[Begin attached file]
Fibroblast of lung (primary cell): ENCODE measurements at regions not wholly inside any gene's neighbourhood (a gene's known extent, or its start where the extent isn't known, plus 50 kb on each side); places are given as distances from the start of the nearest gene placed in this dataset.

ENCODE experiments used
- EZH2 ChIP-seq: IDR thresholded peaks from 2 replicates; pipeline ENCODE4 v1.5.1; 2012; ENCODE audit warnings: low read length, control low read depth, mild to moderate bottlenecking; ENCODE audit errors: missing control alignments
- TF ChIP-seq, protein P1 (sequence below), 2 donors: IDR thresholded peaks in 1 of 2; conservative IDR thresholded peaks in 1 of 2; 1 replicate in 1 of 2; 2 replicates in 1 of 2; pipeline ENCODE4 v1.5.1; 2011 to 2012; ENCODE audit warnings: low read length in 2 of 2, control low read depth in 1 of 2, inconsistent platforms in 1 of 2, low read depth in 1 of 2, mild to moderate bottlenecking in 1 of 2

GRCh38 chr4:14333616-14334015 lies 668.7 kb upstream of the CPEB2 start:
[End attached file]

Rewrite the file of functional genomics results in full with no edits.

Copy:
Fibroblast of lung (primary cell): ENCODE measurements at regions not wholly inside any gene's neighbourhood (a gene's known extent, or its start where the extent isn't known, plus 50 kb on each side); places are given as distances from the start of the nearest gene placed in this dataset.

ENCODE experiments used
- EZH2 ChIP-seq: IDR thresholded peaks from 2 replicates; pipeline ENCODE4 v1.5.1; 2012; ENCODE audit warnings: low read length, control low read depth, mild to moderate bottlenecking; ENCODE audit errors: missing control alignments
- TF ChIP-seq, protein P1 (sequence below), 2 donors: IDR thresholded peaks in 1 of 2; conservative IDR thresholded peaks in 1 of 2; 1 replicate in 1 of 2; 2 replicates in 1 of 2; pipeline ENCODE4 v1.5.1; 2011 to 2012; ENCODE audit warnings: low read length in 2 of 2, control low read depth in 1 of 2, inconsistent platforms in 1 of 2, low read depth in 1 of 2, mild to moderate bottlenecking in 1 of 2

GRCh38 chr4:14333616-14334015 lies 668.7 kb upstream of the CPEB2 start: